When it comes to street harassment, we need to talk about race

As a mixed-race woman, I am overwhelmingly harassed by men of colour. Why are they living the stereotypes and why are we letting them get away with it?

Ama Josephine Budge
Thursday 27 August 2015 21:35 BST
"I sometimes try to rationalise this abuse, to figure out why it's happening. When the man stopped me on my bicycle, what did he expect? Is this a normally successful seduction strategy?"
"I sometimes try to rationalise this abuse, to figure out why it's happening. When the man stopped me on my bicycle, what did he expect? Is this a normally successful seduction strategy?"

The squeak of my bicycle pauses - “S’cuse me, are you mixed race?”

I am not in the mood, and have heard this too often. Something about his loping gait puts my guard up right away. “It’s none of your fucking business,” I reply. A little hostile perhaps, but learned, from experience – short and sharp causes the least collateral damage.

“Ah, it’s just you look like you’re mixed-race, you’re so sexy, you got a big ass, yeah, you look like you’re mixed race with your big ass, mmmm, your ass be spreading. Your. Ass. Be. Spread. Like…”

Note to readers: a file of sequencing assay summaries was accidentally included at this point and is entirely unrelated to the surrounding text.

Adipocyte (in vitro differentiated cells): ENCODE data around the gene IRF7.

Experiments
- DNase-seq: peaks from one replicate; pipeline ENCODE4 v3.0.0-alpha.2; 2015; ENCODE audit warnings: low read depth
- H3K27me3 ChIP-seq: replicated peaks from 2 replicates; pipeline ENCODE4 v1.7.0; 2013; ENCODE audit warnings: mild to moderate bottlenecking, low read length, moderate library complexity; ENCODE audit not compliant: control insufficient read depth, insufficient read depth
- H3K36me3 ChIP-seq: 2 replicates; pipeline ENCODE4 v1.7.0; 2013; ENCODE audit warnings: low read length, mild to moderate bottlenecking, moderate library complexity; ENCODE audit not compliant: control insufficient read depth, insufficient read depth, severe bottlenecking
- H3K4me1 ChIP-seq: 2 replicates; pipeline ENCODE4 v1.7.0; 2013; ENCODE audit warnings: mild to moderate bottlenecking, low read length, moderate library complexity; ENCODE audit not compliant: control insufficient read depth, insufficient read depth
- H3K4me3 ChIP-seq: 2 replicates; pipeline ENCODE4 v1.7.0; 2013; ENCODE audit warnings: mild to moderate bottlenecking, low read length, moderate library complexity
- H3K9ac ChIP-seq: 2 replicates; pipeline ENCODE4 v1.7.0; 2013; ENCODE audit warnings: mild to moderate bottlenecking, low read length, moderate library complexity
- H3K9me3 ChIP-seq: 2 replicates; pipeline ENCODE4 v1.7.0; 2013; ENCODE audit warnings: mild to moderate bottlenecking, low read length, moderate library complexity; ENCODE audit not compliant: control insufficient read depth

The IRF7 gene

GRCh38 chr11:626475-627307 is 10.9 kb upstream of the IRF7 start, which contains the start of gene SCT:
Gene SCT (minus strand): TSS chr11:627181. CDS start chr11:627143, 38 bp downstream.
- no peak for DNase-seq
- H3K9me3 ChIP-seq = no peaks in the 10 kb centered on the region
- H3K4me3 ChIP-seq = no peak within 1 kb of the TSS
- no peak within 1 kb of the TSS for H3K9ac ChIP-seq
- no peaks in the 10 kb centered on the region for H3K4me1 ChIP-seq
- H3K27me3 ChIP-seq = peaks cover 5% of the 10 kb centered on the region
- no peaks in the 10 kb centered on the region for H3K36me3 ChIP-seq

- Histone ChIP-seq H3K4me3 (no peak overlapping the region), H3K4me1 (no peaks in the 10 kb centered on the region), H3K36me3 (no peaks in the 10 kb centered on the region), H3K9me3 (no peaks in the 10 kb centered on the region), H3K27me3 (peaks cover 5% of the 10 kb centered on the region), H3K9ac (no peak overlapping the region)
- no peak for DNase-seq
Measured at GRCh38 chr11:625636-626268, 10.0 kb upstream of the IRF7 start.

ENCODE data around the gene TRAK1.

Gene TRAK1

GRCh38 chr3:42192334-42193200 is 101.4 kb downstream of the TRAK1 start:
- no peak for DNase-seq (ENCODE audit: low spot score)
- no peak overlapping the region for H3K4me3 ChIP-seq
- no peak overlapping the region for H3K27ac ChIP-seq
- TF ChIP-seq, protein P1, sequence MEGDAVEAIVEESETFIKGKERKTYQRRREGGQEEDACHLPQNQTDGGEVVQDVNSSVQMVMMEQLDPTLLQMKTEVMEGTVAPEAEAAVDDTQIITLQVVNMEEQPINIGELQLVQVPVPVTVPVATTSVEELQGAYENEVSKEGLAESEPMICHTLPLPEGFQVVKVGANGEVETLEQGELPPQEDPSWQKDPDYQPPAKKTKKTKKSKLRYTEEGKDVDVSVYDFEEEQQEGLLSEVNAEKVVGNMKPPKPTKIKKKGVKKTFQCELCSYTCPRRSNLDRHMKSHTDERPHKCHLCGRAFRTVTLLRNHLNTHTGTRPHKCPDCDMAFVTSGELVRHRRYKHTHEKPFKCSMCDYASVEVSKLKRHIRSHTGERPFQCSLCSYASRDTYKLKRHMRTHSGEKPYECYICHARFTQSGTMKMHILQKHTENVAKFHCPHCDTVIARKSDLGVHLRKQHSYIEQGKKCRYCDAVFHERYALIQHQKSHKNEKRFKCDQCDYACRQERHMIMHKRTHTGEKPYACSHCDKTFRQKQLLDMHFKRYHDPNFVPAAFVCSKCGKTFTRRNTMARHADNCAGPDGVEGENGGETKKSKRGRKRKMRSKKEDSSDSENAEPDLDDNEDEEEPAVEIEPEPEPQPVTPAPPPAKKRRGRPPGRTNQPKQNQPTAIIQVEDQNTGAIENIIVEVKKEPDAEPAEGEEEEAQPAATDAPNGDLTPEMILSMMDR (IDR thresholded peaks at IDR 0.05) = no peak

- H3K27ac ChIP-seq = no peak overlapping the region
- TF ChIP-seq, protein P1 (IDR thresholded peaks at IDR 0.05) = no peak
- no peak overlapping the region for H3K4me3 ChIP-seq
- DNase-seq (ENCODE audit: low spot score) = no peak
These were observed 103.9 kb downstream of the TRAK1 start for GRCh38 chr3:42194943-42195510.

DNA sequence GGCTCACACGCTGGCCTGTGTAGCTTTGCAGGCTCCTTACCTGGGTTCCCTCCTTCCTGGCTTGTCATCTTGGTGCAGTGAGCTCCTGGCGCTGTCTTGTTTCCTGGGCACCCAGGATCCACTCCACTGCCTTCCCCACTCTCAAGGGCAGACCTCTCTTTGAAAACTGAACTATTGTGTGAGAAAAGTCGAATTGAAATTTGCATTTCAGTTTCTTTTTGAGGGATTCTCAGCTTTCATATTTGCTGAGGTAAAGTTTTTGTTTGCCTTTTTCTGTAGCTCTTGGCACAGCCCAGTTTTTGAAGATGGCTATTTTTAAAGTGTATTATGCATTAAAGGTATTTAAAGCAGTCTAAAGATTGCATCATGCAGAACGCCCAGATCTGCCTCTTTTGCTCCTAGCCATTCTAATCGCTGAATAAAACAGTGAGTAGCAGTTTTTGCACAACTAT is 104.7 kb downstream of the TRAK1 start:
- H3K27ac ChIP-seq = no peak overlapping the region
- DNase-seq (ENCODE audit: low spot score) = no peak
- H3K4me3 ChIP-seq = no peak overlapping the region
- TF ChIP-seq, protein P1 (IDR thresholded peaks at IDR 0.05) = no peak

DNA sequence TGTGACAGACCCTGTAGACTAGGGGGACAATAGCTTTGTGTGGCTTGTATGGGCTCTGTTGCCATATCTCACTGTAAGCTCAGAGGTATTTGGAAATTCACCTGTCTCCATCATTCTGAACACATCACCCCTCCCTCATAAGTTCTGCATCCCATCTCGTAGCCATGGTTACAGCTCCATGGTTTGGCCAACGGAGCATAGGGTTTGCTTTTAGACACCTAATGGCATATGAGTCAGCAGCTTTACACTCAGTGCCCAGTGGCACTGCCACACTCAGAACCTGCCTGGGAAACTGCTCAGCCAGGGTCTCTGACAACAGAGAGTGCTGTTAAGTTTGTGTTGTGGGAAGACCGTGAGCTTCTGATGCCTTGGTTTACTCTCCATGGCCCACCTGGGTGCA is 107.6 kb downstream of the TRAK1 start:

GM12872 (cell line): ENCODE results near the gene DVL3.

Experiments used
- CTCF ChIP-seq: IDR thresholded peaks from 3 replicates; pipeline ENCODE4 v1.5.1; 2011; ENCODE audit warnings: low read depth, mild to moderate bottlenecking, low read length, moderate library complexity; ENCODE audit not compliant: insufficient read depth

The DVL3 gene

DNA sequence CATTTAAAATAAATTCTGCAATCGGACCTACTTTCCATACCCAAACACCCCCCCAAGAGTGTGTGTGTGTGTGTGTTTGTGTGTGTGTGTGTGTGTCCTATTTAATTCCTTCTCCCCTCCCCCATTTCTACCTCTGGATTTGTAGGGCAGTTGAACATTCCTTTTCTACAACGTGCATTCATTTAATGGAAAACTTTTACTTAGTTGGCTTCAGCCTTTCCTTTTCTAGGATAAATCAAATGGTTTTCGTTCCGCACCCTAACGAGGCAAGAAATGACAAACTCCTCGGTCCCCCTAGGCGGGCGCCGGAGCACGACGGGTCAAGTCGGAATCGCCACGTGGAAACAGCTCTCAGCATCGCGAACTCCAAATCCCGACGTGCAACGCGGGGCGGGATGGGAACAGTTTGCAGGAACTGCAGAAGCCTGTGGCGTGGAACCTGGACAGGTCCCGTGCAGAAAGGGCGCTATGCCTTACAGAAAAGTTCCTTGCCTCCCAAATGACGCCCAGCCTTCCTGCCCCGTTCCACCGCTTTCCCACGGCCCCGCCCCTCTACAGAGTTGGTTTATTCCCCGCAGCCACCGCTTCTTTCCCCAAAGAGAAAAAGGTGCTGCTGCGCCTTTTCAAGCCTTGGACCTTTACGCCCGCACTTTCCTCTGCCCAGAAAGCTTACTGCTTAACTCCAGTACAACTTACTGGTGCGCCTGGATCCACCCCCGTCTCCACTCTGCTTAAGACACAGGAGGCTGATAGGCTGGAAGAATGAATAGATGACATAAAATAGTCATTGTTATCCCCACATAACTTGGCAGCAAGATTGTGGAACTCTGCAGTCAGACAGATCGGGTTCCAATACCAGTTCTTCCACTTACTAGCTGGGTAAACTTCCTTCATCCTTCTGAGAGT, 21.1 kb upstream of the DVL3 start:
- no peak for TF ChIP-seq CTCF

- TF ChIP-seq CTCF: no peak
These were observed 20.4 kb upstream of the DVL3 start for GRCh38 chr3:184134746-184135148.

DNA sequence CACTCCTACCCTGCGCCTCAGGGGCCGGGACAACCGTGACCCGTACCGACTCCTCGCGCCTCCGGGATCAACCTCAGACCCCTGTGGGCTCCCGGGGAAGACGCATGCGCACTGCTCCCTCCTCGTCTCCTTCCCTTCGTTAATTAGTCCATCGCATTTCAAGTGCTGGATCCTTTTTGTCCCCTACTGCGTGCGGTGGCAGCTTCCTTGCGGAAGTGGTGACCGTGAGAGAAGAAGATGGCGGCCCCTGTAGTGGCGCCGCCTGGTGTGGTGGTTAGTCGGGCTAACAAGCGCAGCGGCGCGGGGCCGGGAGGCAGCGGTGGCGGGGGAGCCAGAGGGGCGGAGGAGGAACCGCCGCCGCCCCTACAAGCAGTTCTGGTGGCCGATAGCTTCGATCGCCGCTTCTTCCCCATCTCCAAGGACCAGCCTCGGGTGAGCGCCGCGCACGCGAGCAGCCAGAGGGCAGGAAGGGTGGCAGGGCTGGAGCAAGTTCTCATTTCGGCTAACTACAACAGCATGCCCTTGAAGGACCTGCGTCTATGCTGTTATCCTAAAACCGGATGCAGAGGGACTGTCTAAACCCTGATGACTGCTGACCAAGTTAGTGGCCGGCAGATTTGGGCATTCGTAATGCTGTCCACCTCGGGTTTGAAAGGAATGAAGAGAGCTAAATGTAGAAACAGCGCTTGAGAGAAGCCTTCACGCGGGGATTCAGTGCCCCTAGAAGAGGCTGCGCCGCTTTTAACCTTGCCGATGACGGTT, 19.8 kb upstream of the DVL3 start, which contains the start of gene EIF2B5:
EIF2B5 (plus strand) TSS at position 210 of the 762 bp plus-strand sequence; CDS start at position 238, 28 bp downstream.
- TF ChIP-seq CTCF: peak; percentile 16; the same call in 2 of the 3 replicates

It tumbles out of him: layer upon layer of judgment. His eyes and his words creeping underneath my dress to paw me all over. Leaving dirty fingerprints on my thighs and teeth marks on my stomach. Writing over my body, my evening and my “spreading ass”.

“You’re so sexy,” he concludes. Pride in his eyes at his discovery.

If you identify as female, or ever have, some form of catcalling is probably more familiar to you than your own reflection. The Everyday Sexism Project, which catalogues instances of sexual harassment and gender discrimination, received over 25,000 submissions in 2013. Of these, 525 women reported that they had been masturbated at in public – in parks and on trains.

Documenting harassment like this is important. It validates our experiences and proves that they’re not in fact an everyday occurrence, but part of a bigger pandemic of sexism and objectification. Everything from wolf whistling, to unwanted public masturbation, catcalls and rape only fuel the fervor that women are less and that we exist to satisfy men.

But we shouldn’t just talk about it in terms of gender. We’ve been ignoring something else for far too long.

Being curvaceous and, yes, you guessed it – mixed-race – the demographic to whom I am most attractive often tends to be black men. Especially older black men. Perhaps white men find me intimidating. Or perhaps they are just more likely to buy into the skinny, white, blonde image of what “beauty” is supposed to be.

But I am overwhelmingly harassed by men of colour, and not just in London.

In Ghana I become their chocolate and vanilla swirl fantasy, a British passport, a hot f***k, a double D and a “better-educated-if-more-approachable-white”. Here, I like to hope that the black men who catcall me on the street aren’t just buying into a “if you’re light you’re alright” sense of shadism. But there’s more to it than sex. It’s not just a “vagina-on-legs” thing.